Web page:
How do I interpret the U.S. State Department travel advisories for cities or regions within a country?
The Travel Advisory level for a country is clearly displayed at the top of each country page. Within the country’s travel advisory, look for key phrases that signal the equivalent numerical level for regions, cities, and other areas:
“Exercise normal precautions” - Level 1: This is the lowest advisory level for safety and security risk.
“Exercise increased caution” - Level 2: Be aware of heightened risks to safety and security.
“Reconsider travel” - Level 3: Avoid travel due to serious risks to safety and security.
“Do not travel” - Level 4: This is the highest advisory level due to greater likelihood of life-threatening risks.
Undergraduate students are not allowed to travel to - or through - cities, regions, areas, or countries that have a “Reconsider travel” (Level 3) or “Do not travel” (Level 4) advisory. Note that conditions in any country may change at any time.
Who should review a student’s travel itinerary?
Students should first conduct their own self-assessment to ensure their travel is permissible under Stanford’s International Travel Policy. This first step requires that the student understand the U.S. State Department travel advisories for their destination (some resources for students to conduct this self-assessment are available here).
A student’s next point of contact should be the department or program administrator coordinating or sponsoring the opportunity. The department or program has primary responsibility for reviewing travel itineraries, giving the green light to travel, and assigning any required pre-departure steps (some resources for administrators to advise students are available here).
If the student is traveling on a self-organized trip (without a department sponsor), they should contact the Office of Risk Management for support in reviewing their itinerary and preparing for a safe trip (attn: Vinita Bali, Associate Director - Global, email@example.com).
What is the process for requesting an exception to Stanford’s International Travel Policy?*
Programs, Departments or Schools ("Travel Sponsor") may request an exception to the Stanford International Travel Policy for undergraduate travel to a Level 3 ("reconsider travel") or Level 4 ("do not travel") country or location, or to a location where there is other reliable information of significant health or safety risks ("Travel Policy Exception").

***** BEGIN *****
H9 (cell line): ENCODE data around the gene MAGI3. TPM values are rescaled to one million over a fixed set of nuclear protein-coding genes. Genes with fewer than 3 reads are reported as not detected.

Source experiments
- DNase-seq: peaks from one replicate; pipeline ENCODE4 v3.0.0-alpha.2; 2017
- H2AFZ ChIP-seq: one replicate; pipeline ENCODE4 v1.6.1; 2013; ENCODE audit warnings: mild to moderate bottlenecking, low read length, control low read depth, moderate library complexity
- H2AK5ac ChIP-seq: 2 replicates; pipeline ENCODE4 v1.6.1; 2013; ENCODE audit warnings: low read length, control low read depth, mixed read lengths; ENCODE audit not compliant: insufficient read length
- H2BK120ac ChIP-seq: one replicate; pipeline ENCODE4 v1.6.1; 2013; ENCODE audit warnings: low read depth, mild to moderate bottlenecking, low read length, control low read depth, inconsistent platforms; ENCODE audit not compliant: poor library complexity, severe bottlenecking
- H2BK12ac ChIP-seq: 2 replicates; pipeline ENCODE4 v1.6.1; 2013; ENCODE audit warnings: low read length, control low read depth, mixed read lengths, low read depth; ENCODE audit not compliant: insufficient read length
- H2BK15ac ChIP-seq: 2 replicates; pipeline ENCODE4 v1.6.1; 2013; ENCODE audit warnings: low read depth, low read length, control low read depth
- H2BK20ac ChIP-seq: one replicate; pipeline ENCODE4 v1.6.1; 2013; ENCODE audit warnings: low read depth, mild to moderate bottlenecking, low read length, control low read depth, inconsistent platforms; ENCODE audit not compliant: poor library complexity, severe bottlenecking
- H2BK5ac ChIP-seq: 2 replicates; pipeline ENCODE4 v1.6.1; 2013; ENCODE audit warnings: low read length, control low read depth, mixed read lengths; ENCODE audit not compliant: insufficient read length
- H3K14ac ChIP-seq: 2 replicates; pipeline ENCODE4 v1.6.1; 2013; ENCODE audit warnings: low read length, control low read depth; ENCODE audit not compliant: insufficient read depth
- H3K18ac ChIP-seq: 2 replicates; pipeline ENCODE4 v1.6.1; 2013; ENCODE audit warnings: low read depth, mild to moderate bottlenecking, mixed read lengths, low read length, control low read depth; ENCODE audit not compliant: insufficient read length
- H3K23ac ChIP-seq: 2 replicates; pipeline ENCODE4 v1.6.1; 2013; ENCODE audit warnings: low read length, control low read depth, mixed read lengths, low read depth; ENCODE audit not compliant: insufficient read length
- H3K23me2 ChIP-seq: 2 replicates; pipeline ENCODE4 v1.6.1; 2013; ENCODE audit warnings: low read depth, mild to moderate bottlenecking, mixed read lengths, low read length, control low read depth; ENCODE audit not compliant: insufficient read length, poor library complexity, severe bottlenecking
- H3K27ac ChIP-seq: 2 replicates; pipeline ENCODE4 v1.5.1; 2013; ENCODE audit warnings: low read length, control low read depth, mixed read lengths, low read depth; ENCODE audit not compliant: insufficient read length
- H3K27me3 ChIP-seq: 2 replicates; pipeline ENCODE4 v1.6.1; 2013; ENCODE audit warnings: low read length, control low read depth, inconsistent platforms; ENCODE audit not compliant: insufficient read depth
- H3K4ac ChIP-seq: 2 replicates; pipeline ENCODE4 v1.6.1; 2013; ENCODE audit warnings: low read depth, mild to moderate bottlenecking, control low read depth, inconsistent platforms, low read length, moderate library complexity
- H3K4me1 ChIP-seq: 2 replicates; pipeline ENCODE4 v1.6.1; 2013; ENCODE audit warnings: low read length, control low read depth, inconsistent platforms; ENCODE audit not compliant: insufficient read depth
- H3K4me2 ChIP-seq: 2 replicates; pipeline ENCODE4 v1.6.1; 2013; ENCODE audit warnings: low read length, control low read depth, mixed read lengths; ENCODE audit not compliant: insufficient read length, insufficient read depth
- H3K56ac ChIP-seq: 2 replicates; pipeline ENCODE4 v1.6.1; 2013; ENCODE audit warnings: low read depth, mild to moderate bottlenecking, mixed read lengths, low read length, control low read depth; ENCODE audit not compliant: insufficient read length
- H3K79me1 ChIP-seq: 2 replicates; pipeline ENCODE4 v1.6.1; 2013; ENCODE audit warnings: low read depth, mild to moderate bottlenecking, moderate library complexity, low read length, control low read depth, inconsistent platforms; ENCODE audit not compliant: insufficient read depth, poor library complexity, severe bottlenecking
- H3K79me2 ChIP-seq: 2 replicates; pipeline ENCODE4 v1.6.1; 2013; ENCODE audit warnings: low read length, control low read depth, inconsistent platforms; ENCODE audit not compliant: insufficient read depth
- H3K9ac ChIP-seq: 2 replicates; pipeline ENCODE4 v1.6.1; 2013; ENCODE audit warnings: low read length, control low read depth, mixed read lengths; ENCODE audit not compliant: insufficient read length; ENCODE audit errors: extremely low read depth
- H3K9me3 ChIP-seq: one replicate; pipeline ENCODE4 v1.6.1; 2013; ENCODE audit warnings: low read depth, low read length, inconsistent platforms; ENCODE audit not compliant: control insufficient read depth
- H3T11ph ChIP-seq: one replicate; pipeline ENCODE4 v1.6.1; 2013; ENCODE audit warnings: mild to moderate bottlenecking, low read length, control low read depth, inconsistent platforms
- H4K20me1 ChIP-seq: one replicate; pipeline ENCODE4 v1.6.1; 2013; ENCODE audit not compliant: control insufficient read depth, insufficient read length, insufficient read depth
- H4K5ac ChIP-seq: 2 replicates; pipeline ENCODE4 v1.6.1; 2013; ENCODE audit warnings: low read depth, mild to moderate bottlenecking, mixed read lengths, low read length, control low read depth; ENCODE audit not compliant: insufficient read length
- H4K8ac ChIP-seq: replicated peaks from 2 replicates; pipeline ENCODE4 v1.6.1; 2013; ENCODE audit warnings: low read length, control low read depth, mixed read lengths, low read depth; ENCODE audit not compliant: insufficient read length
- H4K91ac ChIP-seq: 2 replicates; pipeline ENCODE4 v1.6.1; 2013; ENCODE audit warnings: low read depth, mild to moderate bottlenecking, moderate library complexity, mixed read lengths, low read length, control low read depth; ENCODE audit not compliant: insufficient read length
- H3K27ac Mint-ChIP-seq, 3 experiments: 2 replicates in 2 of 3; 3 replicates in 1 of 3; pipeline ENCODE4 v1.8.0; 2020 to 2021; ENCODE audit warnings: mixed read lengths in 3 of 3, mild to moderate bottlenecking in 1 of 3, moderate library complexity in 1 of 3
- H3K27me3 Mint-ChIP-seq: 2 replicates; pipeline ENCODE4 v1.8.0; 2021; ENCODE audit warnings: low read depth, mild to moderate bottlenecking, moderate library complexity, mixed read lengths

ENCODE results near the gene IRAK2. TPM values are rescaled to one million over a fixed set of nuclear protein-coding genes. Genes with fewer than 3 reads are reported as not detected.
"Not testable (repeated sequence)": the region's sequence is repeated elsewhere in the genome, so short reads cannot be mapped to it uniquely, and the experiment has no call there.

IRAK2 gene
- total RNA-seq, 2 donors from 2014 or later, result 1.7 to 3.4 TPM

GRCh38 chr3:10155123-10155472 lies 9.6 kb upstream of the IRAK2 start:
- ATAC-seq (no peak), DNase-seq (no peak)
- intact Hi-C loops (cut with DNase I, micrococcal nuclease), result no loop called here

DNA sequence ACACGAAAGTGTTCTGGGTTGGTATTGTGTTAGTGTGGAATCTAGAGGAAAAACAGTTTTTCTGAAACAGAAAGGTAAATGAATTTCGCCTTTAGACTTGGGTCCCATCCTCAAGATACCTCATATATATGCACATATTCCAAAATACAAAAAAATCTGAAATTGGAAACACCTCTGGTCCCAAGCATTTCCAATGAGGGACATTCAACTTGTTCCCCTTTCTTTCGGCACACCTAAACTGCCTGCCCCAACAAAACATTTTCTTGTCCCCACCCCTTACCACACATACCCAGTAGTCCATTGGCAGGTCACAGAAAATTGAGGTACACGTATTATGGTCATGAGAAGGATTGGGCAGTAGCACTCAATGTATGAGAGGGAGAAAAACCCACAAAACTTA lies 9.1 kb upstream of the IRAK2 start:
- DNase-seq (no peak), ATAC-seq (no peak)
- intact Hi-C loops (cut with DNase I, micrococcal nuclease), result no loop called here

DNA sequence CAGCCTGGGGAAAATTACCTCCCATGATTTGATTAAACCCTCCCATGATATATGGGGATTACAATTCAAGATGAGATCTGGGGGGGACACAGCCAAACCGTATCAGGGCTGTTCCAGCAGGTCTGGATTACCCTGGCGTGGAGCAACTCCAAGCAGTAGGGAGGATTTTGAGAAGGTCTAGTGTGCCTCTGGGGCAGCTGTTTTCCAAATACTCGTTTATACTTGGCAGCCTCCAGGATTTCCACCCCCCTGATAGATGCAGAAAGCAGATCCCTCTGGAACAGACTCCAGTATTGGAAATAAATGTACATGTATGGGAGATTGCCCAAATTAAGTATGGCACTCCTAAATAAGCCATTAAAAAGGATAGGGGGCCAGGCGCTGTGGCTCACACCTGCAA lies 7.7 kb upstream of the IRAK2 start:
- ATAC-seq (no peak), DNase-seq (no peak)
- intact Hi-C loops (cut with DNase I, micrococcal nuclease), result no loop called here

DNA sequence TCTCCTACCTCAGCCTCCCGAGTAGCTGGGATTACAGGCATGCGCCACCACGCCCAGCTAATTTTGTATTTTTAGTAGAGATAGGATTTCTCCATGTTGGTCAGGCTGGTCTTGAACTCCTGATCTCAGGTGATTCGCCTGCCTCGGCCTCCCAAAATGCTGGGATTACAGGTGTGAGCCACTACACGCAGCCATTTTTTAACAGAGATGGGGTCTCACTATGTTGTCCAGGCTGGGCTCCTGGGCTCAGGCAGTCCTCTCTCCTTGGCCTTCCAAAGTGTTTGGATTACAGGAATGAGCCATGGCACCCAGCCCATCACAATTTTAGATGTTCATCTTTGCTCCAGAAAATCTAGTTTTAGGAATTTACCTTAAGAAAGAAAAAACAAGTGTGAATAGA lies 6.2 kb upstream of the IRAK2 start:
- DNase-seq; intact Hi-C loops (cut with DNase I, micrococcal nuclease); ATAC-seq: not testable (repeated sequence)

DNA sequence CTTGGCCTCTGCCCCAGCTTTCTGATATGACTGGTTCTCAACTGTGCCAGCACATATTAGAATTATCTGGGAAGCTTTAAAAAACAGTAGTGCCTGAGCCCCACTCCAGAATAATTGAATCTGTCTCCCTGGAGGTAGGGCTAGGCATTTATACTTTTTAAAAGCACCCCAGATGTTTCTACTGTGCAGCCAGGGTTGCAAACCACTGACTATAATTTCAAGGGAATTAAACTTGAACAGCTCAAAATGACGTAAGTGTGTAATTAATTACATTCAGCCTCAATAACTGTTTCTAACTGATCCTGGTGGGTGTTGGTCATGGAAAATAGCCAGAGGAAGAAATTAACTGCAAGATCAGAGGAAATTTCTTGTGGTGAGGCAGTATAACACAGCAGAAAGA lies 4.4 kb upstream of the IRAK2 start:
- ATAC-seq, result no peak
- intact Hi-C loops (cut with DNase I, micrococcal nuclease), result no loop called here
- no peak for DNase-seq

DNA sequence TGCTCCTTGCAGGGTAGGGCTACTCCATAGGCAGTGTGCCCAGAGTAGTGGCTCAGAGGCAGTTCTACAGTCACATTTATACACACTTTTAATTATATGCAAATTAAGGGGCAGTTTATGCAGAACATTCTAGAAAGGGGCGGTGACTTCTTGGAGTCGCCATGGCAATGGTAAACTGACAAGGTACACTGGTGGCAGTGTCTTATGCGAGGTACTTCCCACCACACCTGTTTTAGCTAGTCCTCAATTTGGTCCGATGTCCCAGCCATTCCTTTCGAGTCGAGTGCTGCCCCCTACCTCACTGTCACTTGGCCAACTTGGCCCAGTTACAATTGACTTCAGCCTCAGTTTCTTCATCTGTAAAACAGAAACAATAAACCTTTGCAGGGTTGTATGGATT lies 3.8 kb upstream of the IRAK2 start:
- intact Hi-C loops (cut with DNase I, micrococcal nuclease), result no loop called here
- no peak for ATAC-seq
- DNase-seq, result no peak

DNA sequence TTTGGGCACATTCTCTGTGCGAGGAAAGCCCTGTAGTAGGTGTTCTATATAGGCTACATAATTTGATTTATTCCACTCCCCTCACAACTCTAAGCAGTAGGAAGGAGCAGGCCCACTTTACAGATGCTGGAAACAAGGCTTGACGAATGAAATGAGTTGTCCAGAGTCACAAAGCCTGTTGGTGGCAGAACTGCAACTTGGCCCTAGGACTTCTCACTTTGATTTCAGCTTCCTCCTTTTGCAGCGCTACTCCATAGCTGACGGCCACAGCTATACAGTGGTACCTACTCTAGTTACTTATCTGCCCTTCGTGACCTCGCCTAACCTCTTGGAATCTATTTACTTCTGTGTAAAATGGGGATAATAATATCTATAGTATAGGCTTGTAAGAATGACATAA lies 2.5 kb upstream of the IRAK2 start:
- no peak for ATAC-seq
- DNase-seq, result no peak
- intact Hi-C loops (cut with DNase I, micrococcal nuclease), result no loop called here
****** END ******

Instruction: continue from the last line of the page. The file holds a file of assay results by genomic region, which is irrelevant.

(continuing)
1. A Travel Policy Exception must be submitted by a Travel Sponsor. Students may not submit a Travel Policy Exception.
2. Travel Sponsors may request a Travel Policy Exception only for group travel. A Travel Sponsor's request for travel by an individual undergraduate student may be considered only where the travel by an individual undergraduate student is to his/her country of origin or residence.
The full details on the Travel Policy Exception process can be found here.
For individual students:
Students will be asked to submit additional itinerary details to their Travel Sponsor using the Student International Travel Itinerary Review Form (also posted on OIA’s forms page). This form provides additional information needed to review the case for an exception. The Travel Sponsor will then proceed with the Travel Policy Exception process as described above.
*For Travel Sponsors:
If you are interested in using the SOLO platform to manage travel policy exception requests, please contact Katie Kuruc (firstname.lastname@example.org).
Is student personal travel affected by these advisories?
The International Travel Policy applies to Stanford-sponsored or Stanford-organized travel. Personal travel does not fall under these rules. However, we encourage students to register their travel with OIA.
Is travel by graduate students, faculty, or staff affected by these advisories?
For faculty, staff and graduate students, Stanford University strongly recommends against, but does not prohibit, travel to countries where the U.S. Department of State has issued a Level 3 ("reconsider travel") or Level 4 ("do not travel") for either the country destination, or for the particular region or location of intended travel within the country destination. There are no restrictions for travel to countries or regions within a country that are rated Level 1 or 2.
Travel Sponsors may still decide to require itinerary review or pre-departure steps for travel to high-risk areas. At a minimum, OIA recommends that graduate students register their travel, use the graduate student pre-departure checklist, and contact the Office of Risk Management (attn: Vinita Bali, Associate Director - Global, email@example.com) for support in preparing for a safe trip.